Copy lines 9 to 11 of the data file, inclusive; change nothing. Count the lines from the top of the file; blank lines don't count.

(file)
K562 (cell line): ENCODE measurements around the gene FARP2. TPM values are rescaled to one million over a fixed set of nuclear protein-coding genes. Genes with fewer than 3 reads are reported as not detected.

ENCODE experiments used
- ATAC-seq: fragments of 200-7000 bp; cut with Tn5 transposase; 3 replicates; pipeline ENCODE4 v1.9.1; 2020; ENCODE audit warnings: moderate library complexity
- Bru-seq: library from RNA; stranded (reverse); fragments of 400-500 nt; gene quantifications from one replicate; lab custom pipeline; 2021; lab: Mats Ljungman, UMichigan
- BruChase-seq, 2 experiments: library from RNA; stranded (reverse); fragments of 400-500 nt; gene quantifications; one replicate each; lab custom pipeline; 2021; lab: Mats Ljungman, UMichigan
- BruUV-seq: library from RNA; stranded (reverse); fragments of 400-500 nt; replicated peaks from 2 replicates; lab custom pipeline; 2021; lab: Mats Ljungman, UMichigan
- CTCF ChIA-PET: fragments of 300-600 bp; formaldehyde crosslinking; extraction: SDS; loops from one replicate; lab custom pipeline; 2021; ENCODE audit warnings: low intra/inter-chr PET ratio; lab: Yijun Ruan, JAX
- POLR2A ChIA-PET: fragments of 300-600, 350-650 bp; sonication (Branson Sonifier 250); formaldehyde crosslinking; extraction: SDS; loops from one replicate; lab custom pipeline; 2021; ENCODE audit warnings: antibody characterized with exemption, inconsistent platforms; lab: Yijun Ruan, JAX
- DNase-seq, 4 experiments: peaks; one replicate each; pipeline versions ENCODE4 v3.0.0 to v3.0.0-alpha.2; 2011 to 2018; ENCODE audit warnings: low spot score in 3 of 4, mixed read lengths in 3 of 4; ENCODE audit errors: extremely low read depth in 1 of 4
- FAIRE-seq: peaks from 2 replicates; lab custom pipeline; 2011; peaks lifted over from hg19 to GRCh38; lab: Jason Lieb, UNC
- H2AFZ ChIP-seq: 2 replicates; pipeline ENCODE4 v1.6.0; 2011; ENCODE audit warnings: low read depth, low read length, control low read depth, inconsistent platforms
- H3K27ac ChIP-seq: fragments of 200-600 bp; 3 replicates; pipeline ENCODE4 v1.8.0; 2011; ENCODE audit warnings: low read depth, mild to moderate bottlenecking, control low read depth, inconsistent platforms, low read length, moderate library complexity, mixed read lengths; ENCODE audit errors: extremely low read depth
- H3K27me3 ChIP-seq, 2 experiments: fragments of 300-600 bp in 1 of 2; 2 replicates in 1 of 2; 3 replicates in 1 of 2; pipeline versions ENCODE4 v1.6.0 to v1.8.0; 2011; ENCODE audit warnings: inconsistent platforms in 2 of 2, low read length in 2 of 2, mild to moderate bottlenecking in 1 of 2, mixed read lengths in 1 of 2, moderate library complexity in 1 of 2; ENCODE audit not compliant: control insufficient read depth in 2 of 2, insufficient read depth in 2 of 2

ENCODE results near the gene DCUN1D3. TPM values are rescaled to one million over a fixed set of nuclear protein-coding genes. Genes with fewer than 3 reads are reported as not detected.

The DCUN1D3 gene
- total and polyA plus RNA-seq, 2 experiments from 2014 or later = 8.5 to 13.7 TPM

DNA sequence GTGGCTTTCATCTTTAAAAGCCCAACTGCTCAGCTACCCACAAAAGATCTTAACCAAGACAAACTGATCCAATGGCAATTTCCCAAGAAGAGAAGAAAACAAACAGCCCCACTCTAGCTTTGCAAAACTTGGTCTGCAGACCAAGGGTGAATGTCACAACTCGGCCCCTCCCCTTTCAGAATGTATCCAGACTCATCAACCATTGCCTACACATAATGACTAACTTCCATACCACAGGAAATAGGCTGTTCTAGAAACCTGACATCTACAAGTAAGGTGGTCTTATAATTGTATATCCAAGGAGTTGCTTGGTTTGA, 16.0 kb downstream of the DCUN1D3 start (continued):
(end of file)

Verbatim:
- DNase-seq, 4 experiments: peaks; one replicate each; pipeline versions ENCODE4 v3.0.0 to v3.0.0-alpha.2; 2011 to 2018; ENCODE audit warnings: low spot score in 3 of 4, mixed read lengths in 3 of 4; ENCODE audit errors: extremely low read depth in 1 of 4
- FAIRE-seq: peaks from 2 replicates; lab custom pipeline; 2011; peaks lifted over from hg19 to GRCh38; lab: Jason Lieb, UNC
- H2AFZ ChIP-seq: 2 replicates; pipeline ENCODE4 v1.6.0; 2011; ENCODE audit warnings: low read depth, low read length, control low read depth, inconsistent platforms